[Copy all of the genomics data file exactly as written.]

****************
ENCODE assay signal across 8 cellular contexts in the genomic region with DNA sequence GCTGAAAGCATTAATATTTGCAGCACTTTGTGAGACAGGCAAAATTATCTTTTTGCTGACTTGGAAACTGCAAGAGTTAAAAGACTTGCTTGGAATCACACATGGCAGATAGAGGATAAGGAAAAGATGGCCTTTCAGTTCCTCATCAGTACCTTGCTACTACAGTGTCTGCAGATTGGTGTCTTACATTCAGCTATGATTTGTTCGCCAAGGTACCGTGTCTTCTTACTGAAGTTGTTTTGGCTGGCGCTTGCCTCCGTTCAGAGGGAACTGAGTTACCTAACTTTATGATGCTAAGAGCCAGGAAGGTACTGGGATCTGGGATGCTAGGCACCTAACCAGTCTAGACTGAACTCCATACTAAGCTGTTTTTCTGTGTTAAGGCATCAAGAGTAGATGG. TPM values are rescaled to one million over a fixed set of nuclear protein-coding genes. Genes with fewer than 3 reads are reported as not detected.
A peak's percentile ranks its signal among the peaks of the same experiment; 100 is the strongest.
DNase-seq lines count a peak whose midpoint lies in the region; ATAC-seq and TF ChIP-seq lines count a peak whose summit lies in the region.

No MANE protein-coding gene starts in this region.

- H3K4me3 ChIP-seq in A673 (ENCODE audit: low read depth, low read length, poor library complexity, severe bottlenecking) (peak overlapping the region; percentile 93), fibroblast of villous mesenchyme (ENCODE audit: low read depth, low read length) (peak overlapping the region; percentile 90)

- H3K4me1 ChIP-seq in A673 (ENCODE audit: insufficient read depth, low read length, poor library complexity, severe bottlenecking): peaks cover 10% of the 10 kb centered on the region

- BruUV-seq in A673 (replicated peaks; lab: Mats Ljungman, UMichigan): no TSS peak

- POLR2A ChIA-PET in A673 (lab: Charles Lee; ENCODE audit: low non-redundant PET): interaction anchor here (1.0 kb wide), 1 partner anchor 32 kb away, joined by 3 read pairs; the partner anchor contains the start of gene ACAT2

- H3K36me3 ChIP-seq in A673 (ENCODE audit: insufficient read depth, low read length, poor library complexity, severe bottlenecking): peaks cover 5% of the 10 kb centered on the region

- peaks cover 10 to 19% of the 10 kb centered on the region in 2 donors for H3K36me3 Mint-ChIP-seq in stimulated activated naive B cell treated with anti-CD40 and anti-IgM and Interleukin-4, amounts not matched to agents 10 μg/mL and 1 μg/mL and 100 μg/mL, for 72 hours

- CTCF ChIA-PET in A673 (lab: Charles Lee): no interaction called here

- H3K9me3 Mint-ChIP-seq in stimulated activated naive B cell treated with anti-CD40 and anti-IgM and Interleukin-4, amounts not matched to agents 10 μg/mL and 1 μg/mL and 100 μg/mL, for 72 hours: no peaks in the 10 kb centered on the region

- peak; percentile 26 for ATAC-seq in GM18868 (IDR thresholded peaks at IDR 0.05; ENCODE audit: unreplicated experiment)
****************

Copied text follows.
ENCODE assay signal across 8 cellular contexts in the genomic region with DNA sequence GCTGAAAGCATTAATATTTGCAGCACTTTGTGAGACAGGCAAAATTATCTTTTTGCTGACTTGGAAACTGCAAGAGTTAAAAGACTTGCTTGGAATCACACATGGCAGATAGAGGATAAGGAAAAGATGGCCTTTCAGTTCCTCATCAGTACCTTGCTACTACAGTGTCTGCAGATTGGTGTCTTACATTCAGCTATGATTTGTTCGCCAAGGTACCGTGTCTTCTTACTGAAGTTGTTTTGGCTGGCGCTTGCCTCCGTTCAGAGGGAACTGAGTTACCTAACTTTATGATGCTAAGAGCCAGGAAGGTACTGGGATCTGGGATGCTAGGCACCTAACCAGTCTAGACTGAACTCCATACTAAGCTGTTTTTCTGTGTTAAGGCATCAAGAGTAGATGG. TPM values are rescaled to one million over a fixed set of nuclear protein-coding genes. Genes with fewer than 3 reads are reported as not detected.
A peak's percentile ranks its signal among the peaks of the same experiment; 100 is the strongest.
DNase-seq lines count a peak whose midpoint lies in the region; ATAC-seq and TF ChIP-seq lines count a peak whose summit lies in the region.

No MANE protein-coding gene starts in this region.

- H3K4me3 ChIP-seq in A673 (ENCODE audit: low read depth, low read length, poor library complexity, severe bottlenecking) (peak overlapping the region; percentile 93), fibroblast of villous mesenchyme (ENCODE audit: low read depth, low read length) (peak overlapping the region; percentile 90)

- H3K4me1 ChIP-seq in A673 (ENCODE audit: insufficient read depth, low read length, poor library complexity, severe bottlenecking): peaks cover 10% of the 10 kb centered on the region

- BruUV-seq in A673 (replicated peaks; lab: Mats Ljungman, UMichigan): no TSS peak

- POLR2A ChIA-PET in A673 (lab: Charles Lee; ENCODE audit: low non-redundant PET): interaction anchor here (1.0 kb wide), 1 partner anchor 32 kb away, joined by 3 read pairs; the partner anchor contains the start of gene ACAT2

- H3K36me3 ChIP-seq in A673 (ENCODE audit: insufficient read depth, low read length, poor library complexity, severe bottlenecking): peaks cover 5% of the 10 kb centered on the region

- peaks cover 10 to 19% of the 10 kb centered on the region in 2 donors for H3K36me3 Mint-ChIP-seq in stimulated activated naive B cell treated with anti-CD40 and anti-IgM and Interleukin-4, amounts not matched to agents 10 μg/mL and 1 μg/mL and 100 μg/mL, for 72 hours

- CTCF ChIA-PET in A673 (lab: Charles Lee): no interaction called here

- H3K9me3 Mint-ChIP-seq in stimulated activated naive B cell treated with anti-CD40 and anti-IgM and Interleukin-4, amounts not matched to agents 10 μg/mL and 1 μg/mL and 100 μg/mL, for 72 hours: no peaks in the 10 kb centered on the region

- peak; percentile 26 for ATAC-seq in GM18868 (IDR thresholded peaks at IDR 0.05; ENCODE audit: unreplicated experiment)